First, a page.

A few years ago, I would have told you not to even consider ceiling mounted microphones. Although they have long been implemented, they tend to not work well. The reasons are simple. Uneven coverage and noise.
Uneven coverage happens because these mics will be varying distances from the different people speaking in the room, resulting in volume differences. Makes sense, right? I can hear someone next to me much better than another person five feet away.
Noise is pretty easy to understand also. If you put a microphone closer to the ductwork at the ceiling than the people speaking, you’re going to have a lot of ambient noise.
Digital processing has come a long way and we now have much improved tools to deal with these issues. Think of it like Bose noise cancelling headphones for your meeting space. So, does this mean we can just use ceiling mics? Well… not really.
When to go 1:1
Your results will never be as good as you can get with a 1:1 microphone ratio (one mic for every person). There are two times when you will immediately want to plan for the 1:1 scenario. The first is when you have poor acoustics as described above (typically in a large reflective room). The second is when delivery of the audio is critical. Some examples may include County Chambers, Courtrooms, Delegation Spaces, and large Collaboration Spaces. This could apply equally to a corporate meeting room. If the space is used at a high level, “Excuse me, could you repeat that,” will not be tolerated.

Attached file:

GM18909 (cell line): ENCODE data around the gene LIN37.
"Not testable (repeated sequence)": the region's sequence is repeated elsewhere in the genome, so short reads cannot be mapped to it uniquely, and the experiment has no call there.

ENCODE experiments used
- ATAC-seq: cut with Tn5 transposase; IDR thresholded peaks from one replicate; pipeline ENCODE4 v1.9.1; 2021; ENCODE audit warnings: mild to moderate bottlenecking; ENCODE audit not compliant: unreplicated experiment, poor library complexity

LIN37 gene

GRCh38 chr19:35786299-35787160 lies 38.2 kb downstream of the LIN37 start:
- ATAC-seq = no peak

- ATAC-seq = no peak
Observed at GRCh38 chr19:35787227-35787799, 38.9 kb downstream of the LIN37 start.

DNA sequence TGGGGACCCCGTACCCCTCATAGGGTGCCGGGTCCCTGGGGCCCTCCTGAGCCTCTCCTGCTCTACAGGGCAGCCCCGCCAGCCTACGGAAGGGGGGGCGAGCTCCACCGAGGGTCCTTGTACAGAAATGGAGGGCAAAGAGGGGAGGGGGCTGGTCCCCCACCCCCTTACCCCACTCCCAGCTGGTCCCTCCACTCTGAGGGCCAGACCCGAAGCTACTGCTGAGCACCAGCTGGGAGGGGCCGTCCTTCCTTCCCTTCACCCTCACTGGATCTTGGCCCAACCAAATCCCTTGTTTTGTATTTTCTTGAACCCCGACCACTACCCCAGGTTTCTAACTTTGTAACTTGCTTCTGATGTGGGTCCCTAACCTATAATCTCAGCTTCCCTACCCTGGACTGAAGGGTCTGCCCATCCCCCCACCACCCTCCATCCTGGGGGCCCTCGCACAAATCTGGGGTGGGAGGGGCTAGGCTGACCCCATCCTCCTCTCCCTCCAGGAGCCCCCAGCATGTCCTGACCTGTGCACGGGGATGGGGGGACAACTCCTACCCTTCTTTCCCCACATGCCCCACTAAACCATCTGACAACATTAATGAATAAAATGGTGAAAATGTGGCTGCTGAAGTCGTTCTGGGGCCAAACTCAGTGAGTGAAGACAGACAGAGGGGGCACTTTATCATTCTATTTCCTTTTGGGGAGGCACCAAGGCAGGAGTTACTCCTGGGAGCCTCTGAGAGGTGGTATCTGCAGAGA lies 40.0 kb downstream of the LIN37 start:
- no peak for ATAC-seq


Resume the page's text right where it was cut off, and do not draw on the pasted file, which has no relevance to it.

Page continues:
Even if you can’t do a microphone for every person, you will still obtain better results with much less effort using microphones laying on a conference table or similar surface. So when can you use microphones mounted from above? When acoustics are good and either budget or aesthetics forces you away from the concept of table microphones
Ceiling Microphone Folklore
Manufacturers and some vendors will tell you that ceiling arrays will outperform table microphones. Pure fiction. On the other hand, if you are in the scenario I noted above, where you are planning for a room with reasonably good acoustics and you are nudged in the direction of ceiling microphones either by budget or aesthetics, the Polycom Ceiling Microphone or a similar product may be your best alternative.
When are Ceiling Microphones a Good Alternative?
According to Polycom, the microphone accommodates a coverage up to three times larger than competitive unidirectional ceiling arrays. I have not performed a controlled comparison, so I can’t confirm this claim. Regardless, you can connect up to four ceiling microphone arrays to a single HDX9000 video system or SoundStructure C12 or C16, which provide AEC (automatic echo cancellation), noise reduction, and AGC (automatic gain control).
The microphone obtains its 360 degree coverage pattern by utilizing three cardioid elements. The factor of three times greater than the competition’s range is based on the claim that this design can handle a room up to 1,600 feet with four arrays.